In 1995, McLaren sent seven of its brand new F1 GTRs to the 24 Hours of Le Mans. With these first year GTRs remaining as close to the road cars in specs as possible, McLarens finished fist, third, fourth, fifth and 13th in the GT1 class, with two DNFs. The winning Ueno Clinic #01R prototype was McLaren’s car ran by Lanzante Motorsport under the name of Kokusai Aihatsu Racing. This year, Lanzante is set to produce seven ‘LM 25’ edition McLarens to mark the anniversary, including a Senna and a Senna GTR.
Meanwhile, since Woking has already produced five mysterious McLaren Senna LMs, it was time for yet another five customer commissions showing the 1995 Le Mans liveries and trim put on wild Senna GTRs. With two of these track specials landing in America, just wait until Lanzante comes up with a road-conversion package…
Back in 1995, McLaren’s prototype #01R was wearing number 59. Having qualified ninth, its extra lighting equipment helped it through the rain to a victory thanks to brilliant drives by J.J. Lehto, Yannick Dalma and Masanori Sekiya. Today, it’s the most valuable car in McLaren’s possession.
Mach One Racing’s Derek Bell, Justin Bell and Andy Wallace pushed the Harrods GTR, chassis #06R to third from a P13 start, allowing for Mario Andretti’s Courage C34 to share the podium with the two McLaren teams. According to Justin Bell, he pushed the car so hard through the Mulsanne Straight that he actually left the track and hit the roundabout behind the barriers before continuing in the right direction. In the end, they were two laps down from J.J. Lehto’s Ueno Clinic GTR.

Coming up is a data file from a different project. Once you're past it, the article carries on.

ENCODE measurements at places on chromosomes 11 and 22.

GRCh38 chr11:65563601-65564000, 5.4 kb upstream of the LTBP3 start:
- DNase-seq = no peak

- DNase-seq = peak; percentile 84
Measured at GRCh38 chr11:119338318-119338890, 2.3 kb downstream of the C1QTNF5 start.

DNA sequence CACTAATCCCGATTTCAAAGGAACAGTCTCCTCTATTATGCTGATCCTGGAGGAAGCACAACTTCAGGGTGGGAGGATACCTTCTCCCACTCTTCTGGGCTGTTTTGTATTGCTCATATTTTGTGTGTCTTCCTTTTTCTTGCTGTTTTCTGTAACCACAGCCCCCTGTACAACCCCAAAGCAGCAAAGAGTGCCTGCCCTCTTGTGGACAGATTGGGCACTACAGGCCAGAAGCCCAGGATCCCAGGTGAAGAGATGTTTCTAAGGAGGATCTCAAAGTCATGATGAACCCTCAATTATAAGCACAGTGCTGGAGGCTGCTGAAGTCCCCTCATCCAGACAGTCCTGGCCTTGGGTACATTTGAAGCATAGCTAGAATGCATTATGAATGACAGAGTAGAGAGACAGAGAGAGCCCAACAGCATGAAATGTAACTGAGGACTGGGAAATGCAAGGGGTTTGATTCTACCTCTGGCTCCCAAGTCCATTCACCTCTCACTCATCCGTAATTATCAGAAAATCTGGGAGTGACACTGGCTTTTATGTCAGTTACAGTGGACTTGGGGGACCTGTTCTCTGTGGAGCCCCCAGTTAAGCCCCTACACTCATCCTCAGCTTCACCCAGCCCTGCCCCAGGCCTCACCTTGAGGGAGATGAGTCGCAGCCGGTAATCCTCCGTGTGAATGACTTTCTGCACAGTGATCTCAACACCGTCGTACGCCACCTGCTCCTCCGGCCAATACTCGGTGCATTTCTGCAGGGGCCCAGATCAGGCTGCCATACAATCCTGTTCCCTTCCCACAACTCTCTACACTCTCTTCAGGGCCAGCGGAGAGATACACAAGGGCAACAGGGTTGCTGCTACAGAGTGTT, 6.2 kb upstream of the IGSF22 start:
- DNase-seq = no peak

The second F1 GTR made, #02R was run by British Gulf Racing wearing number 24 and finishing fourth after qualifying at P11. This car was driven by Ray Bellm, Mark Blundell and Maurizio Sandro Sala.
This new Senna GTR LM is heading to the United States.
The French Giroix Racing Team finished fifth with chassis #07R wearing the national colors and the number 50, driven by Jean-Denis Delétraz, Fabien Giroix and Olivier Grouillard. A proud moment for the locals, as well as Michelin, McLaren’s tire supplier for the F1s.
Thirteenth overall is still a very high deed at Le Mans, so the all-French Société BBA Compétition team of Jean-Luc Maury-Laribiére, Hervé Poulain and Marc Sourd had a good run in chassis #05R. To replicate the looks of this unique “art car” known as The Caesar Car, MSO invested “thousands of hours of work” into its complex airbrush paintwork.
The resulting Senna GTR is also bound for America, wearing a flag the 1995 original does not. Luckily, the colors are still matching.
McLaren says each hand-painted livery took at least 800 hours to complete, while the 4.0-liter twin-turbo V8 has been tuned to produce 833 horsepower and 590 pound-feet of torque, some 19 horsepower more than “a regular” Senna GTR. These five 1995 homages also come with five-spoke OZ Racing wheels, gold-colored brake calipers and wishbones, a bespoke LM steering wheel featuring anodized gold gear shift paddles and control buttons, and foot pedals made from titanium nitride, not unlike the first quartz-powered Seiko Tuna diver (ref. 7549-7009) from 1978.
While looking at their “1 of 1” dedication plaques and the details of their 1995 Le Mans F1 GTR “twins” etched on the carbon fiber sills, all five Senna GTR LM owners will also get the opportunity to participate in a Le Mans circuit driving experience at the race weekend in 2021.
This weekend, Le Mans is a touch quieter.
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